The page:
Editor’s note: Since September 2015, Worcester Sun has chronicled the busy life of Sun contributor Giselle Rivera-Flores in the serial “A Mother’s Journey,” as she explores ways to help her daughter and other Worcester families find affordable educational support. We used to describe her as an aspiring business owner; now, she’s a full-fledged entrepreneur and acknowledged leader in the startup community. As Giselle has evolved, so has her story. Welcome to the first installment of “The Balancing Act.”
The adage “Two heads are better than one” may explain the reason many entrepreneurs and small-business owners team up to form partnerships. In fact, new research by Carnegie Mellon University professor Anita Williams Woolley and her colleagues suggests that the intelligence of a group can exceed that of its individual members.
Well, if the right conditions are met.
Read Giselle’s previous chapter, Don’t starve the artists , or scroll down to explore more of her story.
A partnership doesn’t always equate to more brainpower or productivity. Some partnerships, while equally healthy on the surface – personalities are a match and there are some shared worldviews – are not always healthy on a business level. Friends often find themselves starting partnerships with other friends only to realize, after months of demanding work on one end and no work on the other, that the partnership was a bad idea, and in turn, is ruining a perfectly good friendship.
As a habitual entrepreneur who has launched several companies — both successful ventures and total failures — I’ve had my share of partnerships. Although I haven’t experienced a partnership like investors Warren Buffett and Charlie Munger, I have had some great, and some epicly awful, experiences. But through it all, I’ve learned that there are three main traits needed to make the “two heads are better than one” adage accurate.
Not surprisingly, the first trait in any business connection is that it must be based on trust. Too often, entrepreneurs and small-business owners are sold appealing business ideas by less-than-trustworthy individuals. Because they’re blinded by the illusion of endless money, they sign partnership agreements and force a connection despite the lack of trust.
Denise Morrison, president and CEO of Campbell Soup Co., stated that “trust implies that both parties participate in the relationship with both ‘gives’ and ‘gets,’ and the attitude of giving a full commitment to the partnership will usually result in getting the same commitment in return.” Morrison, to me, gives the clearest definition of trust and its implications on a business partnership.
If trust determines the commitment of each party, then the goals and results quantify the trust. And there’s a problem when it doesn’t add up: A 100 percent commitment from one party multiplied by zero commitment from the other party equals zero success in the partnership.
With trust as the foundation of a partnership, it’s only right to follow up with mutual respect as the second trait. In famous partnerships like that of tech pioneers Bill Hewlett and Dave Packard, there is an evident level of mutual respect. There is also a recognition of the strengths and weaknesses each possesses for the greater good of the business.
Assistant professor Lee H. Igel of New York University’s School of Continuing and Professional Studies stated that each partner needs to “acknowledge that no matter who did what or how much, nothing could have been accomplished without the work and contribution of the other.” If one partner is doing all the work, then we must look back to the network of trust. But if each partner does a significantly different amount of work but stays within their own strengths, then there should be a mutual level of respect.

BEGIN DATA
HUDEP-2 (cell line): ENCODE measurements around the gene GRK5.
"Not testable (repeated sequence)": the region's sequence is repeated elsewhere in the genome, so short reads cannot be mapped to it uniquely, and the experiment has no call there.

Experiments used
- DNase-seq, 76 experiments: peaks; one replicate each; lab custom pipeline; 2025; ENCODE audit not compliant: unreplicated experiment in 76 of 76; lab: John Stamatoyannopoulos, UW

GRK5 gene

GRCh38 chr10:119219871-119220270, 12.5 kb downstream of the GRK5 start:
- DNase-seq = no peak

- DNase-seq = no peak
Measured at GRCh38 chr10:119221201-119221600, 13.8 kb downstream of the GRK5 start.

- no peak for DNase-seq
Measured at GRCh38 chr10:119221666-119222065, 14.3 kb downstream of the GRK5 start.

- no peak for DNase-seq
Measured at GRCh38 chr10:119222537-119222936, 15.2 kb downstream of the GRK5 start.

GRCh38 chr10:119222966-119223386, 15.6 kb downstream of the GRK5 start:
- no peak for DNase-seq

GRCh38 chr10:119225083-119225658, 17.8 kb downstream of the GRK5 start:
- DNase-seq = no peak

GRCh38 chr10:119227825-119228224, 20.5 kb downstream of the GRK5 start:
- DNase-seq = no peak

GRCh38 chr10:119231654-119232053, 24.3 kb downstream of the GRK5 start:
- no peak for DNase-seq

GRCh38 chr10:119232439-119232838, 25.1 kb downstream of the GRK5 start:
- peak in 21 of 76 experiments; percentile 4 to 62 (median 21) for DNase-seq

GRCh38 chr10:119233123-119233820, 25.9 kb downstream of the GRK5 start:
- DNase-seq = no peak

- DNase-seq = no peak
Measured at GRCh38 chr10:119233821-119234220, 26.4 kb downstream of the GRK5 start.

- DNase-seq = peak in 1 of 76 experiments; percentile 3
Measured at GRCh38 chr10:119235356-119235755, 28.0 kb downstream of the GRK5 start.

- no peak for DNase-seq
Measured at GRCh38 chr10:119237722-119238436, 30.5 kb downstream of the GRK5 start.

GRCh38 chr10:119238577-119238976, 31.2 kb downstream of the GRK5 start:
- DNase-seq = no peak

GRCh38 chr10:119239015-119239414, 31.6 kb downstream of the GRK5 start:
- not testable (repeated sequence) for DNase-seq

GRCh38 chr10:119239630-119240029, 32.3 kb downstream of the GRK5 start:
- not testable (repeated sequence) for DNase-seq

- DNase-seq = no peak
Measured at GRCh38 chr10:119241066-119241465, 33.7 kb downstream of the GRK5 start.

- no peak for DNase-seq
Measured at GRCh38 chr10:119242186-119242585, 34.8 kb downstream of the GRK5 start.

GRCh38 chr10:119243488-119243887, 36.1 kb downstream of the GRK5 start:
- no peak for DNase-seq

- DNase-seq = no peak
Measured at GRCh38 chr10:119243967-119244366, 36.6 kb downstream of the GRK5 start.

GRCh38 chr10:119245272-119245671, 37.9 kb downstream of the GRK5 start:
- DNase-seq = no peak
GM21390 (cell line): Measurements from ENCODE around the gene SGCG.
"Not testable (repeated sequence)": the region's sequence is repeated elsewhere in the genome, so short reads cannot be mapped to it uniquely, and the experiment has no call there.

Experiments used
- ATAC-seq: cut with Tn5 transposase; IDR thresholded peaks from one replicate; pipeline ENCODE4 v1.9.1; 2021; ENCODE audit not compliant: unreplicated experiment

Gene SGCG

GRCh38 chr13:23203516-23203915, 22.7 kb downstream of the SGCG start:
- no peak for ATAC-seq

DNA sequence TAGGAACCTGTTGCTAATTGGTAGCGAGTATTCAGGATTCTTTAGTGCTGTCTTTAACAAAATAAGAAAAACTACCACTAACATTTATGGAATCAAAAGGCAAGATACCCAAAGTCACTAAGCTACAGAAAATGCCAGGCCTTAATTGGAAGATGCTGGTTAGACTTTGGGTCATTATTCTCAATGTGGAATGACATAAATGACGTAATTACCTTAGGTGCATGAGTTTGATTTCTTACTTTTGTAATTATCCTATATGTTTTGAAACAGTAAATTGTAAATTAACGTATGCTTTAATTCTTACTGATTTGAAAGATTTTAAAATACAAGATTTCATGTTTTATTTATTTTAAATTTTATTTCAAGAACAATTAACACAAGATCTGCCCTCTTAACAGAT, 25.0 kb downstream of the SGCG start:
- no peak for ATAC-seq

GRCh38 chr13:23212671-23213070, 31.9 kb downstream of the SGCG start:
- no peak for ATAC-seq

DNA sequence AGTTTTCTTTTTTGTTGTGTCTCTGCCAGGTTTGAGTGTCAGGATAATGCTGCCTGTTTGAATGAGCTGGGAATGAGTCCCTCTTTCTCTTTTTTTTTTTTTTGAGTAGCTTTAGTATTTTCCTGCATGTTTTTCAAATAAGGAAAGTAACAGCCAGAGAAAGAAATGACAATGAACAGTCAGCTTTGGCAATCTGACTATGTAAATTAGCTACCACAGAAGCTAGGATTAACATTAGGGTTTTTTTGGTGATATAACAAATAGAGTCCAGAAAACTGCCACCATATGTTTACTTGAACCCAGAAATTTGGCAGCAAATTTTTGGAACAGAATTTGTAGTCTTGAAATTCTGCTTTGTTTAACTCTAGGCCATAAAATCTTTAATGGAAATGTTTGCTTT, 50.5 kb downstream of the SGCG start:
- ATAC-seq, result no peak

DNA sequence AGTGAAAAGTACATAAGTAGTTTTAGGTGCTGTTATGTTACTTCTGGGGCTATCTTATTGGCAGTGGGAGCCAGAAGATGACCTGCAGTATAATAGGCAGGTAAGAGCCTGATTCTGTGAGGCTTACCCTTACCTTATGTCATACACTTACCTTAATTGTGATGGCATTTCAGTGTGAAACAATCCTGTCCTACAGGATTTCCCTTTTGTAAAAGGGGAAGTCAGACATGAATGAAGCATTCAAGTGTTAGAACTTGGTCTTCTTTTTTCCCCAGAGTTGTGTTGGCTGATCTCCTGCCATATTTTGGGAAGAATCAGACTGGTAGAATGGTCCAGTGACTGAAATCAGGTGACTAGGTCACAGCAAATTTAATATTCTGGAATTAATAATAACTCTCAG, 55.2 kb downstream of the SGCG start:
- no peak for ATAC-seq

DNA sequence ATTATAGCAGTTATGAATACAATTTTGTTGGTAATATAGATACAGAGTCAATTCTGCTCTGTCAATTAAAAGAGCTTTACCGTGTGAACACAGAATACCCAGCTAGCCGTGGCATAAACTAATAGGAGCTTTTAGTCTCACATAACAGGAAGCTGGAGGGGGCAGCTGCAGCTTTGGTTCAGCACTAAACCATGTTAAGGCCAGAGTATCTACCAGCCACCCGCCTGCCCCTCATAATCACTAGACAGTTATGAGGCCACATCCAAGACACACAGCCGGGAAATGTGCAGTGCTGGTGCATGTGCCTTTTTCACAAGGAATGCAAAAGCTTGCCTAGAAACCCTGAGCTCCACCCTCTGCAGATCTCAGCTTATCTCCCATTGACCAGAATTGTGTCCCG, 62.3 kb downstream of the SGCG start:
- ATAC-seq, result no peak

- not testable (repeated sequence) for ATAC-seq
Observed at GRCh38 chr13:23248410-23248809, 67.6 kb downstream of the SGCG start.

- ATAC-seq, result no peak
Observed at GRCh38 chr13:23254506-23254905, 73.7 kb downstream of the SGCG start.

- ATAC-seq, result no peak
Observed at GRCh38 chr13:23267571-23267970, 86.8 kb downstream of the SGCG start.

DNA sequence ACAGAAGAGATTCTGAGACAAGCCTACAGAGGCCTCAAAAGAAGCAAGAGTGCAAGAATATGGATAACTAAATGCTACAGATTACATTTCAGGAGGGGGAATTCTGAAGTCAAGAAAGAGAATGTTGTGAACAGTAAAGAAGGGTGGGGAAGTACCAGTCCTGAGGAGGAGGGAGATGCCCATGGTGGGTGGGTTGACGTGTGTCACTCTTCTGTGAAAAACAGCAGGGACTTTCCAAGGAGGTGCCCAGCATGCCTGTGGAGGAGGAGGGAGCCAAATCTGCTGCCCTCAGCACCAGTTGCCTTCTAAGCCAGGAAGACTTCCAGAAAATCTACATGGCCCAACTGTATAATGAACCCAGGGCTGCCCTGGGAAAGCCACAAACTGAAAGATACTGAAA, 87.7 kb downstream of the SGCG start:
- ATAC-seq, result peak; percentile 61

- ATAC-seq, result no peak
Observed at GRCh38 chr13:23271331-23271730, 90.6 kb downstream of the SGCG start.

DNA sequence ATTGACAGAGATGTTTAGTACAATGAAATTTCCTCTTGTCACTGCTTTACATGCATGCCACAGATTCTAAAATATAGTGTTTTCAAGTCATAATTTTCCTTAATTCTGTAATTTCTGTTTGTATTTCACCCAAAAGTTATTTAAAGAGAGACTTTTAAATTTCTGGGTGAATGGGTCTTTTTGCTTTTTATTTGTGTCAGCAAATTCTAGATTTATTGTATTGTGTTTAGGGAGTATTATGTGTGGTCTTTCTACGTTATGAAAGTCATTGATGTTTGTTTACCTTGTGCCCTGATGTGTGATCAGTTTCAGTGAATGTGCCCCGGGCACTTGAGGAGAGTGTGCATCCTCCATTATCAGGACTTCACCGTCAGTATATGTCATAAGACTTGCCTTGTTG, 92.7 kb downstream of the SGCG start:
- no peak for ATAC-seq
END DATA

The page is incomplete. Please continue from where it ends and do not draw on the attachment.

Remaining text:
All partnerships are different. Some, like that of Keith Richards and Mick Jagger, are unique to their industry. Richards, an expert musician, relies on Jagger’s skills as a vocalist and businessman to make the magic happen. Bill Gates’ innovative software development, coupled with Steve Ballmer’s ability to drive ideas from concept to implementation, made them an ideal pairing at Microsoft.
After trust and respect, dedication to the end goal is the third trait. When evaluating a potential business partnership, I have learned to look at my weaknesses and ask myself if the potential partner possesses the right qualities and skills to counter those weaknesses.
While two of me may not be a bad deal, I am actually trying to achieve something greater than my own capabilities. Partners’ skills should complement each other, but they should also sync perfectly in their missions and dedication to reaching a targeted goal.
For me, over the years, this has been the leading cause of partnership breakups. At first, the relationship is great. The trust seems solid, the mutual respect for one another’s abilities is evident, then it all falls apart in the dedication to the mission aspect. This year alone, I’ve experienced a partnership breakup that had immense potential, but simply fell apart because of differences in the amount of dedication to the cause.
While I thought the business concept would take months to gain traction, the other partner felt that four months was long enough to determine the business concept’s chances of success. In the end, it was a great decision to part ways but unfortunately, it turned out to be a waste of my time and dedication to the business. Lesson learned.
As the opportunities for partnerships approach, be sure to evaluate them with a checklist that will propel your business to the next level. Above all else, keep your own head in the game. Two heads may be better, but you only have control of one.
More recent entries from Giselle:
- The tipping point
- The shape of the city
- The risk-taker’s lament
- The gentrification exasperation
- The gauntlet of transitions